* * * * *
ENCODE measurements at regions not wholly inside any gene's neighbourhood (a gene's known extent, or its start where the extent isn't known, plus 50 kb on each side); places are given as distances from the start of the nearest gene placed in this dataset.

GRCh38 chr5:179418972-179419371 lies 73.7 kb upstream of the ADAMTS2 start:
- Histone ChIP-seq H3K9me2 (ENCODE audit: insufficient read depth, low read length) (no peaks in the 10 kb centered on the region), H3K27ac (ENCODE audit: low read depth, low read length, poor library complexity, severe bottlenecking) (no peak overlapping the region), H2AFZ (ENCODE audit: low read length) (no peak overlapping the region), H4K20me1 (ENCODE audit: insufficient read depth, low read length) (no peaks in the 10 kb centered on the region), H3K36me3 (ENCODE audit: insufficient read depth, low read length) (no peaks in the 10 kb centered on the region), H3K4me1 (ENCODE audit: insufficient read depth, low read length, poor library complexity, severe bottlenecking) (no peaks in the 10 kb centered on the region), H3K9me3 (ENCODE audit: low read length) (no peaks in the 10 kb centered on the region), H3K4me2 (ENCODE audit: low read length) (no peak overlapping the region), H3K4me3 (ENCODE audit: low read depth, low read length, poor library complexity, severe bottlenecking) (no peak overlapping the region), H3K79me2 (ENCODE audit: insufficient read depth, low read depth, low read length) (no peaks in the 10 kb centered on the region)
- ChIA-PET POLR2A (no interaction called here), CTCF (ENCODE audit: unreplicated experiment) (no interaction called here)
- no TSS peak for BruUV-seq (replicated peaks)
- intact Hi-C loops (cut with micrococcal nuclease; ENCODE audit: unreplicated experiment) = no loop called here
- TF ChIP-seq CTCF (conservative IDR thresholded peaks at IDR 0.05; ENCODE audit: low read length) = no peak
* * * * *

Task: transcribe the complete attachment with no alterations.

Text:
ENCODE measurements at regions not wholly inside any gene's neighbourhood (a gene's known extent, or its start where the extent isn't known, plus 50 kb on each side); places are given as distances from the start of the nearest gene placed in this dataset.

GRCh38 chr5:179418972-179419371 lies 73.7 kb upstream of the ADAMTS2 start:
- Histone ChIP-seq H3K9me2 (ENCODE audit: insufficient read depth, low read length) (no peaks in the 10 kb centered on the region), H3K27ac (ENCODE audit: low read depth, low read length, poor library complexity, severe bottlenecking) (no peak overlapping the region), H2AFZ (ENCODE audit: low read length) (no peak overlapping the region), H4K20me1 (ENCODE audit: insufficient read depth, low read length) (no peaks in the 10 kb centered on the region), H3K36me3 (ENCODE audit: insufficient read depth, low read length) (no peaks in the 10 kb centered on the region), H3K4me1 (ENCODE audit: insufficient read depth, low read length, poor library complexity, severe bottlenecking) (no peaks in the 10 kb centered on the region), H3K9me3 (ENCODE audit: low read length) (no peaks in the 10 kb centered on the region), H3K4me2 (ENCODE audit: low read length) (no peak overlapping the region), H3K4me3 (ENCODE audit: low read depth, low read length, poor library complexity, severe bottlenecking) (no peak overlapping the region), H3K79me2 (ENCODE audit: insufficient read depth, low read depth, low read length) (no peaks in the 10 kb centered on the region)
- ChIA-PET POLR2A (no interaction called here), CTCF (ENCODE audit: unreplicated experiment) (no interaction called here)
- no TSS peak for BruUV-seq (replicated peaks)
- intact Hi-C loops (cut with micrococcal nuclease; ENCODE audit: unreplicated experiment) = no loop called here
- TF ChIP-seq CTCF (conservative IDR thresholded peaks at IDR 0.05; ENCODE audit: low read length) = no peak